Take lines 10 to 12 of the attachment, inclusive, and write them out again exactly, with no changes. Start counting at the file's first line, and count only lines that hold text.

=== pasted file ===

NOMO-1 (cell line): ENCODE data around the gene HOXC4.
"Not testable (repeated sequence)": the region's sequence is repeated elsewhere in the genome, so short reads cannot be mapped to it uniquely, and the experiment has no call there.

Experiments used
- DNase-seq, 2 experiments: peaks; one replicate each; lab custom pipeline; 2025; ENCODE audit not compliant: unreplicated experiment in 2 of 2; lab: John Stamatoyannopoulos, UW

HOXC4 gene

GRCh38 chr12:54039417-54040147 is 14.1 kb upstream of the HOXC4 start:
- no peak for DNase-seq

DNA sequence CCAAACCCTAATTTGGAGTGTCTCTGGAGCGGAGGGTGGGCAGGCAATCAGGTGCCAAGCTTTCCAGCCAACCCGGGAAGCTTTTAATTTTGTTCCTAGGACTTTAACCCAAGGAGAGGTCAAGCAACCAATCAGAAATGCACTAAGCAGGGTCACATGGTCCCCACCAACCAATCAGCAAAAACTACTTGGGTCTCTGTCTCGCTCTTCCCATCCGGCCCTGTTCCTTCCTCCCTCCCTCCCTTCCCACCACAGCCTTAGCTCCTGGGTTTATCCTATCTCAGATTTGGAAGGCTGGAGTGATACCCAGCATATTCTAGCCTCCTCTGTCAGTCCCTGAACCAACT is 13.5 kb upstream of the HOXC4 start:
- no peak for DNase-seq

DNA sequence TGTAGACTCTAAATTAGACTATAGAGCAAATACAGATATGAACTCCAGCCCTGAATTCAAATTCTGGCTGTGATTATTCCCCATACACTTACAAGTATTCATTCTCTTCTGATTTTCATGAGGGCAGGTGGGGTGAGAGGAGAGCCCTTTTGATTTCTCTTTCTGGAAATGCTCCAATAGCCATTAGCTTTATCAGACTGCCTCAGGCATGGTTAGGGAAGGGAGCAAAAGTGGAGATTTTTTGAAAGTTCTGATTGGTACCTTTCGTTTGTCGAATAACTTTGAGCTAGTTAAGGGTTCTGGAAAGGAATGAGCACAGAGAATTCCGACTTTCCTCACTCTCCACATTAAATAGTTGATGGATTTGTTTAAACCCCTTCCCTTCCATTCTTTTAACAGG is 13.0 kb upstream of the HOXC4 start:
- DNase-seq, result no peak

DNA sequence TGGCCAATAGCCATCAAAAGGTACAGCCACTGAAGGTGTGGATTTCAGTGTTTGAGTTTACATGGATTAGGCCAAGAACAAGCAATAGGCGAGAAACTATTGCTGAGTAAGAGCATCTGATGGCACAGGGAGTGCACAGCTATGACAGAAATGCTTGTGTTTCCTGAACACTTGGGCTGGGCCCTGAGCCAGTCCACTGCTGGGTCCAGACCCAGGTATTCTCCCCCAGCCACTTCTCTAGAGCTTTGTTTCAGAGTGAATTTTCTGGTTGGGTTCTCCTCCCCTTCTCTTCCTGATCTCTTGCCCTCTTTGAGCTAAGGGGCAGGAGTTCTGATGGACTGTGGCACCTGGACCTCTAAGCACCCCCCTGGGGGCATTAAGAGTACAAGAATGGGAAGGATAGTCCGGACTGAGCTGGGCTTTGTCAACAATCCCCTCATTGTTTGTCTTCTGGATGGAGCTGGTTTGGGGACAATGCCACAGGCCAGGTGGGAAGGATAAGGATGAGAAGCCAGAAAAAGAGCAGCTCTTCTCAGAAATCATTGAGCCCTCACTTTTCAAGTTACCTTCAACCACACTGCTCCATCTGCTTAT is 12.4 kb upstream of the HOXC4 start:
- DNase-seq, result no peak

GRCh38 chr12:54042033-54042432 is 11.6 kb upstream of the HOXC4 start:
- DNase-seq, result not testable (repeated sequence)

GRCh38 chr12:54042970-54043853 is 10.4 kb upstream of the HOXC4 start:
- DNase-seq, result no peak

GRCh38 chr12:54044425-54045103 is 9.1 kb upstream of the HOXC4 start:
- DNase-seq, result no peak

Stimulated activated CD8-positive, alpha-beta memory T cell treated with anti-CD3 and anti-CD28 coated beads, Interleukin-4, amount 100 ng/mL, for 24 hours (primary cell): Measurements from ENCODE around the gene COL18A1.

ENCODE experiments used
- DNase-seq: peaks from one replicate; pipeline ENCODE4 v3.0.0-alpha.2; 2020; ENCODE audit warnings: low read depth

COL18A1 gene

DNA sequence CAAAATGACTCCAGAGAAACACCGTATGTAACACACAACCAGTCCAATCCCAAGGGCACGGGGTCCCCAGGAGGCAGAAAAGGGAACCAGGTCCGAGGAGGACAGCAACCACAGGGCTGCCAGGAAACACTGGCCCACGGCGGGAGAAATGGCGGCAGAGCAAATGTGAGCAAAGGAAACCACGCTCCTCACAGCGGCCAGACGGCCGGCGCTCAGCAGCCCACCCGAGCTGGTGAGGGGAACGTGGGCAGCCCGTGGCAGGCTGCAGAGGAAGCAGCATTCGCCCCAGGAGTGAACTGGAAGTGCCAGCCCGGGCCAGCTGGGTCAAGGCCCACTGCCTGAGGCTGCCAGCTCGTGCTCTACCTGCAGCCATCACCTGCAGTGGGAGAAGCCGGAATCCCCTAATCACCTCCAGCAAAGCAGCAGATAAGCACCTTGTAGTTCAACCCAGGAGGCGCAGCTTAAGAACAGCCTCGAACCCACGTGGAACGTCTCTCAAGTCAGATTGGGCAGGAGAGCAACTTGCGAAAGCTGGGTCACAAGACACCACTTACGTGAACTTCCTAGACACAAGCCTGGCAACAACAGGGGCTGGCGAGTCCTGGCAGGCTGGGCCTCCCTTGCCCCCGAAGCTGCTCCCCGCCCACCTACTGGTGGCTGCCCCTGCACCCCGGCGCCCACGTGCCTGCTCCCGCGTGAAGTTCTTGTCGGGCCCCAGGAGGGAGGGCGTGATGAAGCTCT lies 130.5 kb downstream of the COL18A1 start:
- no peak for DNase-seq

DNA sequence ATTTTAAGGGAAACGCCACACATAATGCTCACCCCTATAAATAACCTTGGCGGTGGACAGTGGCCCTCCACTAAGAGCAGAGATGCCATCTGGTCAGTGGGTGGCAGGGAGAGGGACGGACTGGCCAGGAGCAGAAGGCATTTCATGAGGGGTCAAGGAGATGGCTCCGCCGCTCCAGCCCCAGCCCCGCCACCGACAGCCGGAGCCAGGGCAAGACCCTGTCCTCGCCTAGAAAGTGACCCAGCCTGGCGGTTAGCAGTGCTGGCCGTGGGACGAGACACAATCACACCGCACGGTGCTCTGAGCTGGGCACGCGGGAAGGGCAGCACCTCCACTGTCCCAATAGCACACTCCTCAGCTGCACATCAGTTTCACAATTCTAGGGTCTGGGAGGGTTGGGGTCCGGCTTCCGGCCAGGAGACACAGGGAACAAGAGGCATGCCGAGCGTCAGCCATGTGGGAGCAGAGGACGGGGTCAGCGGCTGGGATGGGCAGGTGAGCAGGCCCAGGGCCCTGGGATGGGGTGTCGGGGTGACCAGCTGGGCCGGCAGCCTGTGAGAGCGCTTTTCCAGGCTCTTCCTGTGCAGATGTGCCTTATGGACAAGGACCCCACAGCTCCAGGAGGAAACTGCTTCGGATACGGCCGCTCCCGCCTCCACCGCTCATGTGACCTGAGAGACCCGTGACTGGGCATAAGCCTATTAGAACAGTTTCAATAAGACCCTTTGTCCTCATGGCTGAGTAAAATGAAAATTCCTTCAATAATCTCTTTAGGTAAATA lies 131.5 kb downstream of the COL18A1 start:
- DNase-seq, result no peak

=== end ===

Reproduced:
DNA sequence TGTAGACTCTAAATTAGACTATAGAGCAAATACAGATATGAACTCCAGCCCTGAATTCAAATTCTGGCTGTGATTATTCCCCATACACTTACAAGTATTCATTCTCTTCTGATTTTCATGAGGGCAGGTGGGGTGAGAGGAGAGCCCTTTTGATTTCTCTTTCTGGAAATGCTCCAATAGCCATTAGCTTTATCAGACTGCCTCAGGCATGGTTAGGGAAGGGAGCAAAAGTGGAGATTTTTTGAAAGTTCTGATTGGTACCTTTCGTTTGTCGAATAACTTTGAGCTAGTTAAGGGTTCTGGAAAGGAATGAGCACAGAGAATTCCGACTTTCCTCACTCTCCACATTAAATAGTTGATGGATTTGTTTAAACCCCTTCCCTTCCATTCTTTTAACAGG is 13.0 kb upstream of the HOXC4 start:
- DNase-seq, result no peak

DNA sequence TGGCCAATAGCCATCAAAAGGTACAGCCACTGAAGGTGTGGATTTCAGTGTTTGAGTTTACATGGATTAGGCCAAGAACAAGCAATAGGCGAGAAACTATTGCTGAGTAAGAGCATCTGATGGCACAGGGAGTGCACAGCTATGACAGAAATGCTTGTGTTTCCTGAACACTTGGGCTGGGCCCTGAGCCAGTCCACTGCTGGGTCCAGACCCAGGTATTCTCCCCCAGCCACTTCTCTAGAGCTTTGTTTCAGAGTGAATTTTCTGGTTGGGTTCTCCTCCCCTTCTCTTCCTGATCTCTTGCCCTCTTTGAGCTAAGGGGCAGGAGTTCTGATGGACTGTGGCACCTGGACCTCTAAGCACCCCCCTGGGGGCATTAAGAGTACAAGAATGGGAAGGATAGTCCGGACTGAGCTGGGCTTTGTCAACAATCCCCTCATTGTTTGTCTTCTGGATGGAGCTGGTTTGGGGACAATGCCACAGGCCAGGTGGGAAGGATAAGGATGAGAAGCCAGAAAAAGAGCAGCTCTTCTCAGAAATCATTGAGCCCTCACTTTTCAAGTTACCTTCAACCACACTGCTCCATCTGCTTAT is 12.4 kb upstream of the HOXC4 start: